Thursday, March 4, 2010

Observations on the 34th HKIFF 評論電影節



1. Props for this year's programme booklet design. A handy A4 size, perfect for on-the-go browsing/sharing and for keeping you seemingly occupied while queuing up for the next screening (even though most of those who bother to queue up are presumably avid festgoers who planned their schedules well in advance).

The cover's psychological/film noir theme also gives a good impression of seriousness unlike last year's 'hip' amateur student project, although this was summarily dismissed when I found out the images correspond with the idiotic booking assistant for Hong Kongers who prefer to be illiterate, Spin the Wheel (I can't wait to see how many people expecting gripping blockbuster tension would be 'thrilled' by the avant-garde low-budget In the Woods 浪蕩林深處).

2. Generally this year's programme is pretty good. Perhaps a shorter festival (17 days compared to last year's 23, but still relatively long compared to foreign fests) leads to careful selection, as the major films in the fest circuit more or less are covered (but see point 4 below). Very welcoming (for me personally) that they dropped last year's deliberate attempt to introduce more motivational/uplifting films- less populist/mainstream flicks, more arthouse/world cinema fare this year.

Retrospectives are outstanding and genuinely must-see (i.e. films that aren't readily available on DVD/Internet). In particular, Theo Angelopoulos' films, with its long takes and meticulous compositions, must be appreciated on the big screen. Bruce Lee's retrospective scheduling on weekdays, like last year's Film Workshop retrospective, remains awkward. Seminars for retrospectives, like those organised by Film Programmes Office, are unhelpfully held near the early screening dates- generally the public won't have seen most, if not any of the films, and if you want to encourage the public to appreciate them or contribute to discussions, then you really have to let them see the films first.

(N.B. Will we ever get to see the Nagisa Oshima 大島渚 retrospective that toured North America and Europe in 2008-09?) 

3. It's encouraging that both opening and closing slots are occupied by Hong Kong films. Those who complain that it's bad for an 'international' festival, or that these are unnecessary premieres for soon-to-be-released films, are missing the point: it's always helpful to have an international platform for showcasing what Hong Kong has to offer. HKIFF is far from (and probably will never be equal to) Cannes/Berlin/Venice/Toronto, and even in these top fests local films are given slots either in competition or gala premieres.

Also pay attention to the Hong Kong films premiering in the Hong Kong Panorama section, as well as the shorts in the Short Film Competition. How many of these will be on general release or on limited runs at Broadway Cinematheque/The Grand Cinema? Will there be another success story like last year's KJ 音樂人生?

4. Notable absences from this year's programme, some rather glaring: Werner Herzog's The Bad Lieutenant: Port of Call - New Orleans and My Son, My Son, What Have Ye Done; Tilda Swinton-starring I Am Love; Venice Silver Lion winner Women Without Men; Berlin Golden Bear winner The Milk of Sorrow; Berlin Silver Bear winner Katalin Varga; Sally Potter's Rage; Pedro Costa's Ne Change Rien; Lukas Moodysson's Mammoth; João Pedro Rodrigues' To Die Like a Man; Spike Jonze's Where the Wild Things Are; Richard Linklater's Me and Orson Welles; Atom Egoyan's Chloe; Fatih Akin's Soul Kitchen; Harmony Korine's Trash Humpers; Michael Moore's Capitalism: A Love Story; James Benning's Ruhr; Young British Artist Sam Taylor-Wood's directorial debut Nowhere Boy; Samantha Morton's directorial debut The Unloved; Shinya Tsukamoto's 塚本晋也 English-remake Tetsuo: The Bullet Man; Adam Curtis' It Felt Like a Kiss; US indie The Exploding Girl; UK TV mini-series The Red Riding Trilogy; South Korean film Paju; and Anna Wintour documentary The September Issue (because if last year's Valentino, The Last Emperor 末代皇帝華倫天奴 sold out, then there's no reason why this one won't). And although last year's absences I noted have been covered in other film events in 2009, Lucrecia Martel's acclaimed The Headless Woman remains unreleased in Hong Kong.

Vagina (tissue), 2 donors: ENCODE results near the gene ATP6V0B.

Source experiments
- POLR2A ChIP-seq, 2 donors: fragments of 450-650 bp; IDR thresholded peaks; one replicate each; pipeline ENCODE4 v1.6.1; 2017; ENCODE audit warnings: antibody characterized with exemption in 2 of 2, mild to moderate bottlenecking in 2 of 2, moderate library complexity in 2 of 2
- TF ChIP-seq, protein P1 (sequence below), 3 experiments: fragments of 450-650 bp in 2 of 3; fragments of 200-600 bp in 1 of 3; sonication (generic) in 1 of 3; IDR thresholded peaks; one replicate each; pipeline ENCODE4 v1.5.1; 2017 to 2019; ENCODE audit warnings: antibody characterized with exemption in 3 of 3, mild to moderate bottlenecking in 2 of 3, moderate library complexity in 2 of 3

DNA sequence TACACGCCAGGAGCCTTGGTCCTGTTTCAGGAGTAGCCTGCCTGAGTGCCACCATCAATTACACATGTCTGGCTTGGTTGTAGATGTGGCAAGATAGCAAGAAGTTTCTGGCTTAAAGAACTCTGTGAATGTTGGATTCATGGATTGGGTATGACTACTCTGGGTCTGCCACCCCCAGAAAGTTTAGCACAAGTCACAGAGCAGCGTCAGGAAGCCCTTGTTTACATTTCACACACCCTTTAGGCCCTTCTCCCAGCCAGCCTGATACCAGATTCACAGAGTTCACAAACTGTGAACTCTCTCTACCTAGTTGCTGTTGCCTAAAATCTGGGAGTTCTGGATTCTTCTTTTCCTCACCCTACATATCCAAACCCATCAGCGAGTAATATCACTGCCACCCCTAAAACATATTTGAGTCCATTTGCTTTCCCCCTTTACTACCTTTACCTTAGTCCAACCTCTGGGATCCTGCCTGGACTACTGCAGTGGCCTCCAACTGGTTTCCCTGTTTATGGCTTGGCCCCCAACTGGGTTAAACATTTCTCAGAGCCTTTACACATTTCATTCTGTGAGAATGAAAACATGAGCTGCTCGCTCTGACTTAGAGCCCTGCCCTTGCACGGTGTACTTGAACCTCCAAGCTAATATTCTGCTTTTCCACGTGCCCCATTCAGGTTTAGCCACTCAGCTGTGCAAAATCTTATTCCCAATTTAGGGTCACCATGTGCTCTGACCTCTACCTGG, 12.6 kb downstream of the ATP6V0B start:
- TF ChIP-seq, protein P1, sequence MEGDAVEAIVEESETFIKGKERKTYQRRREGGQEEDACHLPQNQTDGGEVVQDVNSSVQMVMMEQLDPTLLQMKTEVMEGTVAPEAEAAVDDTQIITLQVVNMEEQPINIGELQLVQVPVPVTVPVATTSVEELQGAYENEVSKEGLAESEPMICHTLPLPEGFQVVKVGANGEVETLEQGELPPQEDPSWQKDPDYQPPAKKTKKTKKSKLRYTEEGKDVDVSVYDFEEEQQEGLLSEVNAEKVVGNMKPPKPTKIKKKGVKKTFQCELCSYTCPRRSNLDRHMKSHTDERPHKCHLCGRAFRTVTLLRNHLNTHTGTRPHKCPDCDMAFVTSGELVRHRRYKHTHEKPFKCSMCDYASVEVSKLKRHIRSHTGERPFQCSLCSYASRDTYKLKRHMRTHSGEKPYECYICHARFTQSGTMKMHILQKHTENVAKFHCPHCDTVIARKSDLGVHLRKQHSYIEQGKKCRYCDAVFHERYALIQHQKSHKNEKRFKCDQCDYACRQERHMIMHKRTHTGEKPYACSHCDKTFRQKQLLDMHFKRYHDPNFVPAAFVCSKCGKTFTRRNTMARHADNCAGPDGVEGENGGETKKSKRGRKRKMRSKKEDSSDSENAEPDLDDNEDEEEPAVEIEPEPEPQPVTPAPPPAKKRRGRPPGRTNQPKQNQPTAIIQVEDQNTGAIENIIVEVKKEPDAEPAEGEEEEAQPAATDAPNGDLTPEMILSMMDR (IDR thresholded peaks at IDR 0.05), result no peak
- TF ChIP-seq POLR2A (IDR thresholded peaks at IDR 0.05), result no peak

5.  For Chinese speakers, two interviews with artistic director Li Cheuk-to 李焯桃 to listen to at OurRadio.hk and RTHK's 講東講西.

4 comments:

  1. "to die like a man" has been screened in last year's gay & lesbian film fest~ i guess in hk, one has to be stay obsessively alert so as not to miss any great films buried in some obscure film fests or disguised under some idiotic translated chinese titles~ =]
    i guess about half of the missing titles you mentioned will eventually be covered in other fests later this year?

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  2. Hello, I'm Carmen from HKIFFLINK. I've add a link (and with some of your words) in HKIFFLINK, in the purpose to share with those who are interested in HKIFF. The following is the link:
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    Hope you will not mind.

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  3. gar~*: Possibly, with HKAFF, HKAIFF, Kino 2010 and next year's European Film Festival should cover a lot of it. If there's a return of the British Film Festival then most of the films will be covered. I'm very surprised why they didn't pick either of the Herzog films- both have the '怪雞' (weird) appeal that attracts (or deceives?) casual fest goers.

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